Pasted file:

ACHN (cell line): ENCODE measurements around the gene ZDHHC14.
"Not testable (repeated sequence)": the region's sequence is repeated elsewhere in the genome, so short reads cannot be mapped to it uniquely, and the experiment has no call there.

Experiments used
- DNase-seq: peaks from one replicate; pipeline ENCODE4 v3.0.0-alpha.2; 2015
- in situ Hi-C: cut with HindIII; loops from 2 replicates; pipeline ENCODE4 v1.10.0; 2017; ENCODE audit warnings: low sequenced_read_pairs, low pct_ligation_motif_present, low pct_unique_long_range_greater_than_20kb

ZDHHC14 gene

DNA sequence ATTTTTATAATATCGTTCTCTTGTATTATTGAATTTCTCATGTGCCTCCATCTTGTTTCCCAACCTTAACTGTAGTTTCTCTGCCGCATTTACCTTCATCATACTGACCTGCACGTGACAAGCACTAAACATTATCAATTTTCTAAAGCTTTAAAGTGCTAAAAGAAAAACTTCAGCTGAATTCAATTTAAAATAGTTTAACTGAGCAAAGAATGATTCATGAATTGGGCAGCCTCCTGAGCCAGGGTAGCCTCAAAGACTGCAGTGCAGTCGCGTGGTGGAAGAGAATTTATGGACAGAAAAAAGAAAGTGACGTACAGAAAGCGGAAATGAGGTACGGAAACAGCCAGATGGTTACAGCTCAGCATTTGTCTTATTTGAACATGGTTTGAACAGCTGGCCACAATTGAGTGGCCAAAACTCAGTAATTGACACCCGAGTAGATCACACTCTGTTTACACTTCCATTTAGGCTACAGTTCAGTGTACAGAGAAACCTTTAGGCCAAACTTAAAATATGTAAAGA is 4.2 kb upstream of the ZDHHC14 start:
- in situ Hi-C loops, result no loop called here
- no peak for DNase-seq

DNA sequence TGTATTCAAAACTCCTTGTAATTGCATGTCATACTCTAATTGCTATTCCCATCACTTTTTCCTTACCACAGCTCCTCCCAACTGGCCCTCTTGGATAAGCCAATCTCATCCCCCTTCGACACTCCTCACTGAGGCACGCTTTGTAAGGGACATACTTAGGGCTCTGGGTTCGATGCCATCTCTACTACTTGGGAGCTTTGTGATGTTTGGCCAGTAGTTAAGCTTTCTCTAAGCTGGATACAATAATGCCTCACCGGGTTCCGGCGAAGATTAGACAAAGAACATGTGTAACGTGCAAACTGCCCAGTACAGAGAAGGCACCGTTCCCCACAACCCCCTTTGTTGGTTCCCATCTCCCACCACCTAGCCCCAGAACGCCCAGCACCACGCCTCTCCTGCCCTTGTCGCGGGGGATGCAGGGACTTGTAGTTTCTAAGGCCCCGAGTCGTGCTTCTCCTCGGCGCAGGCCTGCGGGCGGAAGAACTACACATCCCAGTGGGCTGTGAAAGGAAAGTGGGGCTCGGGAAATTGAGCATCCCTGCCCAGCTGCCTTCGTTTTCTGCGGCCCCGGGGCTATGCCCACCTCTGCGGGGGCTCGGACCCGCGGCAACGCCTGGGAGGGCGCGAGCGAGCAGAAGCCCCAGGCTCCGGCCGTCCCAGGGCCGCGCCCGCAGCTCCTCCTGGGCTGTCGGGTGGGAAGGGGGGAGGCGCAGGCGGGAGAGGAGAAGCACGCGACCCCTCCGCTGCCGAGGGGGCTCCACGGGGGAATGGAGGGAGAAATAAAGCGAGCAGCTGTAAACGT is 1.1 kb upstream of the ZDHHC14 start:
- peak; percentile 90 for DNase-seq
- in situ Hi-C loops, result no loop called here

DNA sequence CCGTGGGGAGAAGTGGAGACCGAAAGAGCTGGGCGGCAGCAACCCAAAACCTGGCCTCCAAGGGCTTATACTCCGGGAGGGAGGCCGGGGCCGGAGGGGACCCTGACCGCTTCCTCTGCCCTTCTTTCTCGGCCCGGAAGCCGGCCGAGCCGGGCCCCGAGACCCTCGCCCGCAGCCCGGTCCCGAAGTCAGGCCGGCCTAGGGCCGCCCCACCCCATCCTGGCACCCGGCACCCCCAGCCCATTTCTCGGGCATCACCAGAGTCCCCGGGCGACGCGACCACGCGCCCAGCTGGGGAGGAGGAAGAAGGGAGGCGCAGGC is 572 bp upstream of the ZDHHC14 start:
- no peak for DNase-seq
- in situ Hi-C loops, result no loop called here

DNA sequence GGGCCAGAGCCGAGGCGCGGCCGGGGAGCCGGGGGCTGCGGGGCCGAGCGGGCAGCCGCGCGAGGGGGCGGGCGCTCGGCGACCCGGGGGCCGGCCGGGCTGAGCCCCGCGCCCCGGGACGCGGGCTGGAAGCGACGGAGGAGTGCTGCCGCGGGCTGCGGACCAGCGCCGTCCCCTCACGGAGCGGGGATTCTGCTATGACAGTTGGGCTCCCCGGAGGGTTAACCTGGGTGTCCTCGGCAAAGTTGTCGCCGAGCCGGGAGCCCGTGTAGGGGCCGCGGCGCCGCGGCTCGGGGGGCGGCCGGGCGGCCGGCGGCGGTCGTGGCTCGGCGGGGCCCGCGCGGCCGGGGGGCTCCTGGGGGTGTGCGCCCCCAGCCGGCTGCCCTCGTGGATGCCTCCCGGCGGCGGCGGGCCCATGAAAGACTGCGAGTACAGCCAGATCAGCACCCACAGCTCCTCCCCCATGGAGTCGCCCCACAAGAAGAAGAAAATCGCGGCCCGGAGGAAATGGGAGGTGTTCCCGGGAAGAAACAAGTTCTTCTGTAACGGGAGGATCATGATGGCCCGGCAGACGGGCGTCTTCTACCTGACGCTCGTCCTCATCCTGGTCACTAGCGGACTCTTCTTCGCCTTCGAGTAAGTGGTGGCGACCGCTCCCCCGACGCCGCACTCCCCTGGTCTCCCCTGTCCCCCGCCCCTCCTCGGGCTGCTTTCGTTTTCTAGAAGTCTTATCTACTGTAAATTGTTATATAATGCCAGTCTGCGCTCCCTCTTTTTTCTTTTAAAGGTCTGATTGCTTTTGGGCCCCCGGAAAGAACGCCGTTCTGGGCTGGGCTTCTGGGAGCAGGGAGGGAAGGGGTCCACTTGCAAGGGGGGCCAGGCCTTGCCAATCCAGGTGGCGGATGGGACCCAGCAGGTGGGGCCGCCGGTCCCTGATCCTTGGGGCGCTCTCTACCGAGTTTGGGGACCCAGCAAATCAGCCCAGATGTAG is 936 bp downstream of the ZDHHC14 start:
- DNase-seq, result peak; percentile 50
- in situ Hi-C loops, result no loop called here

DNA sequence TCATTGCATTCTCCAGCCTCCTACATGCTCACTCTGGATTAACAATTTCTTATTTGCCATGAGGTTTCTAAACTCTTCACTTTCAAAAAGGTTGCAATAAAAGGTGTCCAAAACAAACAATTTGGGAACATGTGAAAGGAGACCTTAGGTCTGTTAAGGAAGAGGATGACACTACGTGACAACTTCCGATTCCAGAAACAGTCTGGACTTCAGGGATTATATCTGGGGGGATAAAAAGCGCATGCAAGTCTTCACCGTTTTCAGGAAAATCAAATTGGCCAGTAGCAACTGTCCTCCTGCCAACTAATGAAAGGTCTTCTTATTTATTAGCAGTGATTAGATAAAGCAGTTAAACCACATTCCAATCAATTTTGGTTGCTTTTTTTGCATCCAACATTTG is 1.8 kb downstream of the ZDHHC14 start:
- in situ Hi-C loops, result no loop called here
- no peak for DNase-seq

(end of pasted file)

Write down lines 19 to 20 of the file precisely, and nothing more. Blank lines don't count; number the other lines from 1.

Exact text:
DNA sequence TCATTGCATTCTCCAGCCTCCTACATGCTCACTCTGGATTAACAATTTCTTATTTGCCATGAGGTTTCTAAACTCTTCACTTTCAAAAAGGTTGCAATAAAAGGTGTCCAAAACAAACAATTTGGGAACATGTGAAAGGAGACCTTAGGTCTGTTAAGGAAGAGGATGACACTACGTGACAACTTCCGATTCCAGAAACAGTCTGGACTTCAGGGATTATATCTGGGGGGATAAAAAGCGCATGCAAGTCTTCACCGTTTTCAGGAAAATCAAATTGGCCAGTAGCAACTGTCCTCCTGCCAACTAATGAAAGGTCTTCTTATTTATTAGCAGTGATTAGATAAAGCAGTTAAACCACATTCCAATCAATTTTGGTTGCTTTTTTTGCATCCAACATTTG is 1.8 kb downstream of the ZDHHC14 start:
- in situ Hi-C loops, result no loop called here